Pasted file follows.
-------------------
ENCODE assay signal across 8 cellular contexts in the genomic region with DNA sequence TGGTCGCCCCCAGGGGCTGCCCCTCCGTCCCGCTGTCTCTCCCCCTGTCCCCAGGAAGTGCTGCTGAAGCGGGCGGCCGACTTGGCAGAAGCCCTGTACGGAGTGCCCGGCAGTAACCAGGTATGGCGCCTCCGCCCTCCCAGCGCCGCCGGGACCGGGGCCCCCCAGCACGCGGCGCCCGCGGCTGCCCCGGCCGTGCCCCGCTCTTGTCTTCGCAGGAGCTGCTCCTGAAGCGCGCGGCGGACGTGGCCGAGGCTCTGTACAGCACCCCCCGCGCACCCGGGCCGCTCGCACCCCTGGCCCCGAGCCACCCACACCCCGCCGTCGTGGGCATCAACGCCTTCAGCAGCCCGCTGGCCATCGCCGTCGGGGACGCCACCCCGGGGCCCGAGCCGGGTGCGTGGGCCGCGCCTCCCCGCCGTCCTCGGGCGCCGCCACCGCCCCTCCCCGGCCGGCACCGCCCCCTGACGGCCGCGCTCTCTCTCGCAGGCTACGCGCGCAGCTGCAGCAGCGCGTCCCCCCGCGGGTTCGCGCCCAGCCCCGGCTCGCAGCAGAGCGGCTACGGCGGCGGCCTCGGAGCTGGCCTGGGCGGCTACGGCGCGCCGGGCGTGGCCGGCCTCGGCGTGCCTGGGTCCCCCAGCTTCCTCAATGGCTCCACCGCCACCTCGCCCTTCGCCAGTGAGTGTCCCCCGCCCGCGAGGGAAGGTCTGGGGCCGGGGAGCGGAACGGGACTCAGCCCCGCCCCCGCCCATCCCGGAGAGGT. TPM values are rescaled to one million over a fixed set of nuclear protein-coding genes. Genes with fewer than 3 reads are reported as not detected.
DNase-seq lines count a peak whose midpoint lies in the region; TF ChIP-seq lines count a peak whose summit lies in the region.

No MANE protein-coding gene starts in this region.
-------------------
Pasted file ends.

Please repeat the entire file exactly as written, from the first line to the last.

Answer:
ENCODE assay signal across 8 cellular contexts in the genomic region with DNA sequence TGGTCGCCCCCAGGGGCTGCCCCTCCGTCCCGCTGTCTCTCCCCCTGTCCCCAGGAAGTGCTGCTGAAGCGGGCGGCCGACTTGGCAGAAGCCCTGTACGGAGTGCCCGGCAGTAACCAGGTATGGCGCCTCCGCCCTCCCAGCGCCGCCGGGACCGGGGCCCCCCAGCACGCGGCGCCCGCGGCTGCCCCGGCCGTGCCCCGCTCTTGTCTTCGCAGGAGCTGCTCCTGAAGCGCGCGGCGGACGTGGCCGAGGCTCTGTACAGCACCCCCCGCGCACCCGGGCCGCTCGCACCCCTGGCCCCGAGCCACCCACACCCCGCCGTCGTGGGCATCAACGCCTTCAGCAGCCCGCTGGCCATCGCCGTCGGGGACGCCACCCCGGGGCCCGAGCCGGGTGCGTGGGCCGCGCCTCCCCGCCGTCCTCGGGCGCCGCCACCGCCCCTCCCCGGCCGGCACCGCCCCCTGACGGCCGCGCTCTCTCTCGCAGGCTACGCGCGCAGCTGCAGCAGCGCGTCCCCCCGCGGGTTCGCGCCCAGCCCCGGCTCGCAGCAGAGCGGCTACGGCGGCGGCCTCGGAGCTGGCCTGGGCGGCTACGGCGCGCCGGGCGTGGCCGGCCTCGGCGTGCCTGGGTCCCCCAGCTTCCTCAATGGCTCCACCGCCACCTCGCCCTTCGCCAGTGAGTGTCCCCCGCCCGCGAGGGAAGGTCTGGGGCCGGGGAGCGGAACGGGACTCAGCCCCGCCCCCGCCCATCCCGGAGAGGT. TPM values are rescaled to one million over a fixed set of nuclear protein-coding genes. Genes with fewer than 3 reads are reported as not detected.
DNase-seq lines count a peak whose midpoint lies in the region; TF ChIP-seq lines count a peak whose summit lies in the region.

No MANE protein-coding gene starts in this region.